Google Maps: Will More Fully Integrated User Created Content Generate Mapspam?

In the past I have written extensively about how Google was indexing KML & RSS files and integrating that information into Maps and why that made having your own kml information and geo sitemap important.

At the LatLong Blog, Google has announced that this user generated map content will now be more fully integrated with Maps results:

[W]e’ve recently taken yet another step on our quest to make Google Maps more user driven: fully blending user-created content into our search results.

Some of our more regular users may have noticed that we’d been sparingly doing this for a while now, occasionally surfacing results from KML, GeoRSS, or Wikipedia we crawl from the web, along with photos and videos we think would be useful – but now we’ve opened the floodgates! From now on, you can expect to see more higher quality user-created content to show up, often intermixed with our traditional results.

As examples of this integration google noted non mainstream searches that would not like have many IYP type entries like “falafel carts in nyc” and “bridge collapse in MN“. My own example would be “squirrels in Olean NY“.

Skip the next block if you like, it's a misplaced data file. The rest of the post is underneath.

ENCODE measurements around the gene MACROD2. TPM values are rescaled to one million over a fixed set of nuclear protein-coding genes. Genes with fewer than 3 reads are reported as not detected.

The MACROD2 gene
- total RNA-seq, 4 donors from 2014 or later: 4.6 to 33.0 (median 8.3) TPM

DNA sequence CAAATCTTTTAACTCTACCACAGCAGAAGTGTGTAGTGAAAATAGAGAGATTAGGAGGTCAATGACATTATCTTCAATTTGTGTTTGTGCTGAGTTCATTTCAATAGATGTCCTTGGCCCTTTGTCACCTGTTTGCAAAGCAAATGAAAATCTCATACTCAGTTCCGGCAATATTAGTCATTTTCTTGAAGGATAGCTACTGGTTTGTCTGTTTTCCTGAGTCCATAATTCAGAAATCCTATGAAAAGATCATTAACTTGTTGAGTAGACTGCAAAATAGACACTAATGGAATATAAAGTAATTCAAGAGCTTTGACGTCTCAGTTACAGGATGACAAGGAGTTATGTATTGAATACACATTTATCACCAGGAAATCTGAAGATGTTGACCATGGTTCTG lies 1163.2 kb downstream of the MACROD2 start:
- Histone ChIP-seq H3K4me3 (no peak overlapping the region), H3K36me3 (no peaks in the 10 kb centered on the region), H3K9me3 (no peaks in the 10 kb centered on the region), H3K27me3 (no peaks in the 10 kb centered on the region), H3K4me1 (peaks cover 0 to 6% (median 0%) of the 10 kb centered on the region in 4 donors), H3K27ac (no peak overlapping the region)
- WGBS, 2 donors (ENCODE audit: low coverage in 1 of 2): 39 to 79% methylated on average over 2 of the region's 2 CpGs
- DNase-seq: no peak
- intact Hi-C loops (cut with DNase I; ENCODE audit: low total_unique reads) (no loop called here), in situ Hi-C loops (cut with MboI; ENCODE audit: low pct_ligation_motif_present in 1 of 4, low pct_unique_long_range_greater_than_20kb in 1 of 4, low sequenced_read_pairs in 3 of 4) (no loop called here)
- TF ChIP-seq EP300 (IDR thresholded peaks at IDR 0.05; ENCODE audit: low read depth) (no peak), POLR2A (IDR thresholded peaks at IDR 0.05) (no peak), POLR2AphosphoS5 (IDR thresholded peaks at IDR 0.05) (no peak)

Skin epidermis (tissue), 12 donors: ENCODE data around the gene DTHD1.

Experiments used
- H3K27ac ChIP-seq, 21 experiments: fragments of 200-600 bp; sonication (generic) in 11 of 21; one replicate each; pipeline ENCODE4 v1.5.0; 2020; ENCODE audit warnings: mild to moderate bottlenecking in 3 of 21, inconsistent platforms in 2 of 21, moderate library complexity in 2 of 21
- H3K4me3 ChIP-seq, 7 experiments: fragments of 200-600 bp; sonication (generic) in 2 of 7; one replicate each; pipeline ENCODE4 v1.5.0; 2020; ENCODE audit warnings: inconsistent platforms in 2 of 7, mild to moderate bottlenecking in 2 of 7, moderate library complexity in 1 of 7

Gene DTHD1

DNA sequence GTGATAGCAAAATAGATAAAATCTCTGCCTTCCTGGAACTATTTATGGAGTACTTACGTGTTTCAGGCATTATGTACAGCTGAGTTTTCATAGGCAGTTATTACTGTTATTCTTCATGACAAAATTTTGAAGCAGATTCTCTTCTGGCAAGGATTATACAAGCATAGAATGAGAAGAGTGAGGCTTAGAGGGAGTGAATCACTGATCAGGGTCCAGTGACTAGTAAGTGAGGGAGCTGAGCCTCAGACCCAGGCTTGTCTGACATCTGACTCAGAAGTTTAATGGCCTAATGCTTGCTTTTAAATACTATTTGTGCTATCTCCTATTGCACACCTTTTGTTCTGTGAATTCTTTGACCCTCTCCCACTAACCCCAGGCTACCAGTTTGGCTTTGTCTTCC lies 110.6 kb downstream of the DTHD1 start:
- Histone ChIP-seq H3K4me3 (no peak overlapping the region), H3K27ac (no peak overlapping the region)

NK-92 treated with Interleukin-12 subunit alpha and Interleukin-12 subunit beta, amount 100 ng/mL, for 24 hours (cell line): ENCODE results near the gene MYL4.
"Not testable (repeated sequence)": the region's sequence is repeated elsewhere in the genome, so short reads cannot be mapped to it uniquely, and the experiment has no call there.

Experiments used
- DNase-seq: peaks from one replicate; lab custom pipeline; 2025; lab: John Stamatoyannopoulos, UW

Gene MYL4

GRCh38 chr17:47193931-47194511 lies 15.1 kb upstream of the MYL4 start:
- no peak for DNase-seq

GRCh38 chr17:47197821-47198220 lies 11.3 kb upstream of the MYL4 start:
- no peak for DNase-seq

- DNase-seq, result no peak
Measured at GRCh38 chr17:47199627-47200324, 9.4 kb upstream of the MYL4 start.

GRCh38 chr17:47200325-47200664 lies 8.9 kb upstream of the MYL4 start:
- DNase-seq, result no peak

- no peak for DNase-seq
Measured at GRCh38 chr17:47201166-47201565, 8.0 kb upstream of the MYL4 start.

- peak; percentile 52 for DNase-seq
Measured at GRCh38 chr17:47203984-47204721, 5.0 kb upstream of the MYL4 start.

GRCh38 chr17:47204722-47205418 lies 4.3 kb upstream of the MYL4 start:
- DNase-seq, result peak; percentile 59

It is conceivable to me that user generated content might offer a way to expand a business categories on the very long tail of local searches. Given the low volume of users currently inside of Maps (just how low you ask? well lets not go there…) compared to those seeing the 10Pack, this might not produce incredible immediate results. But Maps traffic is on the rise and the highlighting of this content might provide significant future benefit. 

This raises a number of questions:

1)Will these results be visibly integrated with businesses that have strong category presence now?
2)How will they rank this content? Will it use a similar system to the current maps ranking algo?
3)Will it start showing up in the Local 10-Pack?
4)Will spammers be able to use it to infiltrate traditional category rankings?
5)Will Google put spam guards in early on or will they wait until it is a tidal wave?

Blumenthal accused of Bad Humor: Pleads Guilty

Yesterday in my post making fun of Locksmith Hijackers picking inappropriate targets to hijack, I made a geeky Maps log joke that was so ludricous on all levels that I could not conceive of even one person taking it at face value…I was wrong both as to the potential humor and to the fact that not even one person could take it at face value…. it obviously was taken seriously by more than one person. To those folks I apologize.

Google Maps Fixes Newest Hack & Adds Private Mapspam Reporting Form

Maps Guide Jen has commented that Google has now fixed the most recent hack that allowed records claimed in the Local Business Center to be hijacked:

Hi Mike,